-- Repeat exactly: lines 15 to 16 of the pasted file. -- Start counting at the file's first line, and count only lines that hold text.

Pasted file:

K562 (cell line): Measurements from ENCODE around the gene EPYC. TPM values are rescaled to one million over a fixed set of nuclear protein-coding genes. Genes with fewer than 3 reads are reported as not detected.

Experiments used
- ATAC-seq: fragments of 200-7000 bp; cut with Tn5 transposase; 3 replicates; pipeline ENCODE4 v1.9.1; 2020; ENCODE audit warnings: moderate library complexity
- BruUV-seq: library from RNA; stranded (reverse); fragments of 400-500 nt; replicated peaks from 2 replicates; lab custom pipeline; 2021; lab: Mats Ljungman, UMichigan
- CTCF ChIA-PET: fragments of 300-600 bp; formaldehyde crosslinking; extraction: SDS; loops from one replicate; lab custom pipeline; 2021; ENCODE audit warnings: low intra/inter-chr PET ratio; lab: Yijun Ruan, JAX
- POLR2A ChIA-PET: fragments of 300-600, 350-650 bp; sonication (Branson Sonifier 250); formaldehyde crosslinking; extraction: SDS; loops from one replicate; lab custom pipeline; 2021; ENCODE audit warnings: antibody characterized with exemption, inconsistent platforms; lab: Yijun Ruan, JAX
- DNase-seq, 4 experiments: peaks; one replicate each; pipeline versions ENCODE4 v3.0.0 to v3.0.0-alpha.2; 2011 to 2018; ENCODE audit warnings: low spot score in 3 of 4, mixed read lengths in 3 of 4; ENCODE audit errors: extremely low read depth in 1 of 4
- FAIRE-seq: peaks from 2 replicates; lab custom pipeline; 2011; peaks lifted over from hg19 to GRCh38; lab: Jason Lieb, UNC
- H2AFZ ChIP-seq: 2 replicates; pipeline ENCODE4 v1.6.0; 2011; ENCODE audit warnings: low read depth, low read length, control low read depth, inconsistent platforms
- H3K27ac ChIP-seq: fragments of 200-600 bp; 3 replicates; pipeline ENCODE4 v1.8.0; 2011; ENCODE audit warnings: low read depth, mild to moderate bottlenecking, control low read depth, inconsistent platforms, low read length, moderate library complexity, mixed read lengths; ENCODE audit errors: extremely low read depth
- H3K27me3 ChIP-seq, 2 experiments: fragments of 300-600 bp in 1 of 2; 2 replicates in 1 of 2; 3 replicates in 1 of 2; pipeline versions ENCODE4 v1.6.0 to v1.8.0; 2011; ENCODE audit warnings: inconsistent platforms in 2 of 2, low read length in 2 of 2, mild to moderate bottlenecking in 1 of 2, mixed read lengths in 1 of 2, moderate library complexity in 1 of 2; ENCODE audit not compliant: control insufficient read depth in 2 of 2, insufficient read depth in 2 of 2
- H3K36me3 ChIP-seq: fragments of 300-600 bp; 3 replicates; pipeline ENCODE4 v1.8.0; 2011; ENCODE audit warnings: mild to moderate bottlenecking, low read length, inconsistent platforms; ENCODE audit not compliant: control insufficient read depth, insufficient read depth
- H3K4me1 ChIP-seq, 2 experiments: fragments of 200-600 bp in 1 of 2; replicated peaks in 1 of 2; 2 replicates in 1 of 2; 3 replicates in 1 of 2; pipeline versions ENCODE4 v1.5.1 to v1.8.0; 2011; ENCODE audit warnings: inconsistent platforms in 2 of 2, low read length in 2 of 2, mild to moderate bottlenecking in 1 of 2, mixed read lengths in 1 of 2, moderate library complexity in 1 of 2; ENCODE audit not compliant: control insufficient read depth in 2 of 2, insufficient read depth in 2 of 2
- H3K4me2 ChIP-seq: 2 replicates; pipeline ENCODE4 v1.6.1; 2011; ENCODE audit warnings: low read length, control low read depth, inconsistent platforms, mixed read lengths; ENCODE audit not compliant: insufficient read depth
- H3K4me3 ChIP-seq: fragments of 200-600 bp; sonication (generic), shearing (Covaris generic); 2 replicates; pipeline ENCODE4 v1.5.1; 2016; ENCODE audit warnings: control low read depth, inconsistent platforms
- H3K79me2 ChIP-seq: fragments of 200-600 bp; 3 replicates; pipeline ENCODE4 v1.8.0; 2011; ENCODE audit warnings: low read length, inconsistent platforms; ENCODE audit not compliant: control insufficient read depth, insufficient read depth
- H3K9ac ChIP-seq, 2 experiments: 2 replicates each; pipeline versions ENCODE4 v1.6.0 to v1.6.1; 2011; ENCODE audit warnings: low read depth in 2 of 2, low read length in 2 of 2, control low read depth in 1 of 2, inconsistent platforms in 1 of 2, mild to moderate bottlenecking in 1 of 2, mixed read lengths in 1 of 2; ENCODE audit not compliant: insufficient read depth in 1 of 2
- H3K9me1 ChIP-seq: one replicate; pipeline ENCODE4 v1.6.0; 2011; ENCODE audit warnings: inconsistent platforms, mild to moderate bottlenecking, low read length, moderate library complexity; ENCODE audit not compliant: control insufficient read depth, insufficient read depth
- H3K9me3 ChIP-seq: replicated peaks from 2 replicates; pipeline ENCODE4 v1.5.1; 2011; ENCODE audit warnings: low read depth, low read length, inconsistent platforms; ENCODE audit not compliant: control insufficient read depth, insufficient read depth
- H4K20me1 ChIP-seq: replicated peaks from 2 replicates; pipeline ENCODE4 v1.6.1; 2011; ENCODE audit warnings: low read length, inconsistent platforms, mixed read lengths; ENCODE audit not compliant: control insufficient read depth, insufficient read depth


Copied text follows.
- H3K4me3 ChIP-seq: fragments of 200-600 bp; sonication (generic), shearing (Covaris generic); 2 replicates; pipeline ENCODE4 v1.5.1; 2016; ENCODE audit warnings: control low read depth, inconsistent platforms
- H3K79me2 ChIP-seq: fragments of 200-600 bp; 3 replicates; pipeline ENCODE4 v1.8.0; 2011; ENCODE audit warnings: low read length, inconsistent platforms; ENCODE audit not compliant: control insufficient read depth, insufficient read depth